With the end of the war in May 1945, Doempie remained in the Defence Force and served as Chaplain at Wynberg in the Cape and at Voortrekkerhoogte. In 1950, with the outbreak of the war in Korea, the South African Government decided to send an Air Force squadron to assist the United Nations forces in combat against the Communist armies of North Korea. The 2nd SAAF Fighter Squadron, 'The Flying Cheetahs', required a chaplain to cater for the spiritual needs of the men, and what better choice could they have made than Doempie. Although the writer has no written proof, he sincerely believes that Doempie volunteered for the position. He served the squadron with the same love and dedication that he so graciously gave to the WR/DLR in the Italian campaign. When the young airmen were about to take-off on a sortie, he was there to bid them farewell. Many a young pilot stood with bowed head next to his aircraft, whilst Doempie offered a quiet prayer for his safe return. Sadly, for some, this was their last prayer and ascent. On their return from dangerous missions, the sight of the lonely figure of Doempie on the run-way quietly awaiting their arrival, brought much spiritual joy to the pilots. He would be waiting for his pilots, no matter what the weather was like, day or night.
Doempie returned to South Africa at the end of 2 SAAF Squadron's tour of duty of almost two years in Korea.(8) He continued with his duties as Defence Force chaplain and, in 1957, became a full minister or 'predikant' in the N G Kerk. However, speaking on behalf of all ex-members of the WR/DLR, the writer was quite happy to have been served by an ordinary Reverend or 'Eerwaarde'.
Also in 1957, Doempie Cloete was promoted to the rank of major and, in 1959, he was given the rank of commandant (lieutenant-colonel).
In 1960, the Minister of Justice and the Commissioner of Police felt that there was a great need for a well organised Chaplain Corps in the South African Police (SAP), and their inspired choice fell on Commandant (Ds) M D V Cloete to become the first Chaplain-General of the Corps with the rank of full colonel.
To formulate the Chaplain Corps for the SAP was a great challenge, and Doempie took it in his stride. From being a people's chaplain, he proved to be a great administrator and the organisation, which he so capably built-up from scratch, remains intact, serving the police well.(9)
In the early 1970s Doempie was doing the job that he knew and liked best, visiting the young policemen on the borders of South West Africa (Namibia) and Rhodesia (Zimbabwe) and attending to their spiritual needs. Having known him personally, the writer is convinced that he was probably also giving them some sound advice on how to conduct their war.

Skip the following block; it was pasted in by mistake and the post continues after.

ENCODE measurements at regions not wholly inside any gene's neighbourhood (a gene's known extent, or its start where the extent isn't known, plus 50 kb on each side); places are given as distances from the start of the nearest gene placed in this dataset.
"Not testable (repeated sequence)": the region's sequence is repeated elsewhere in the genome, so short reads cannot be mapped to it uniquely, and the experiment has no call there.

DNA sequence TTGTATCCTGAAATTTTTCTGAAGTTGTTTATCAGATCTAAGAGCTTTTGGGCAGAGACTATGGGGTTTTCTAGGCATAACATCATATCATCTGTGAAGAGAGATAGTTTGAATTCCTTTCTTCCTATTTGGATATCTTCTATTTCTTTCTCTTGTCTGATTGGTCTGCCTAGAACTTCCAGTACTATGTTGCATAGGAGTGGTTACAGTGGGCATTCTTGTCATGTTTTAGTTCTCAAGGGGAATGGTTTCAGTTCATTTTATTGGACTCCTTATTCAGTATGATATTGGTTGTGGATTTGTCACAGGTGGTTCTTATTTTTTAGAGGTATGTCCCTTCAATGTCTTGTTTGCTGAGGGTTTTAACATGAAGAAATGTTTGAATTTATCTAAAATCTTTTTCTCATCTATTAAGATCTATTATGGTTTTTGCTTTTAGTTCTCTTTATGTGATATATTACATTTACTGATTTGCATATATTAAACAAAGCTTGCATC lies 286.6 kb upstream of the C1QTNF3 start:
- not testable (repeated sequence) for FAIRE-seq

After an article on Doempie appeared in the Sunday Times, the writer immediately remembered the events of October 1944, and he wrote to the same newspaper of his personal experiences of this great man of God. Doempie then wrote him a letter which went as follows:
'Lionel, hoekom skryf jy altyd artikels oor my, dit was julle manne wat so hard geveg het. Maar laat ek vir jou sê, dat die blomme wat jy na 'n man bring terwyl hy leef, baie mooier is as die rose wat jy na sy begrafnis toe bring.' ('Lionel, why do you always write articles about me? It was you men who fought so hard. But, let me tell you, the flowers which you bring to a man while he lives, are more beautiful than the roses which you bring to his funeral.')
In April 1973 Doempie was promoted to major-general, a rank which he kept after his retirement in February 1975. With his characteristic humility, he never made a big issue of his rank and, on all the letters he wrote to the writer, he simply signed his name 'Doempie' or 'Anna & Doempie - die Cloetes'.
With his retirement, Doempie Cloete was the most highly decorated man in the SAP. Apart from all the usual 1939-1945 War and Police campaign medals, he was also the recipient of the Korean 'Order of Military Merit Ulchi', the American Bronze Star, the Military Cross and clasp in the form of an Arabic '8' on his Africa Star (indicating that he had served with the famous 8th Army in the battle of El Alamein which commenced on 23 October 1942).
During an interview that Anna Greyling had held with General Cloete prior to his retirement, she had asked the question: 'Wat sê iemand wat vir sy lewenswerk soveel oneindig bale toekennings en eer ingepalm het?' ('What does someone say who has earned such an infinite number of awards and much honour through his life's work?') He modestly replied: 'Se maar net ek is nog 'n mens wat my werk met leiding en krag van Bo na die beste van my vermoëns gedoen het.'(10) ('I am just another person who has done my work to the best of my abilities, with direction and strength from above.')
Doempie had married Anna Orlandini in February 1941, a daughter of a missionary family in the erstwhile Rhodesia, and this wonderful woman stood by him constantly. They were ideally suited for one another and, throughout her working life, she has been involved in serving her fellow man and woman through nursing and through her social work for the under-privileged. December 1987 found the Cloete family back in De Dooms, but what followed would not be easy years. Ill-health, as it does to so many ex-servicemen, began to plague Doempie constantly. Being the soldier and policeman that he was, however, he kept on smiling until he was crippled by a massive brain haemorrhage on 10 May 1992. On 27 December 1992, Doempie passed away, just short of his 80th birthday. When the news became public, there were not many dry eyes amongst the veterans of the FFB, Wits de la Rey, 2 SAAF Squadron and his beloved border policemen.
1. Letter from Mrs Anna Cloete to the writer, 10 March 1994.
2. S Monick, A Bugle Calls: The story of the Witwatersrand Rifles and its predecessors, 1899-1987(Witwatersrand Rifles Regimental Council, Pretoria, 1989), p 359.
3. Monick, A Bugle Calls, pp 504-7.
4. S E von Broembsen, The Story of Men: A brief history of the Regiment de la Rey and the Witwatersrand Rifles and their Association (Potchefstroom. 1948), pp 71-7. 5. Von Broembsen, The Story of Men, p 109.
6. Monick, A Bugle Calls, pp 427, 511.
7. Monick, A Bugle Calls, pp 456-67.
8. NG Kerk se Jaarboek 1994. Photocopy of obituary of Ds M D V Cloete, sent to the writer by Mrs Anna Cloete, 10 March 1994.
9. South African Police Archives: 'Die aanstelling van Ds M D V Cloete as Kapelaan-Generaal van die SAP', pp 38-43.
10. Aletta Greyling, 'Aftrede van Gen Majoor (Ds) M D V Cloete' in Oggendblad, Pretoria, 11 February 1975.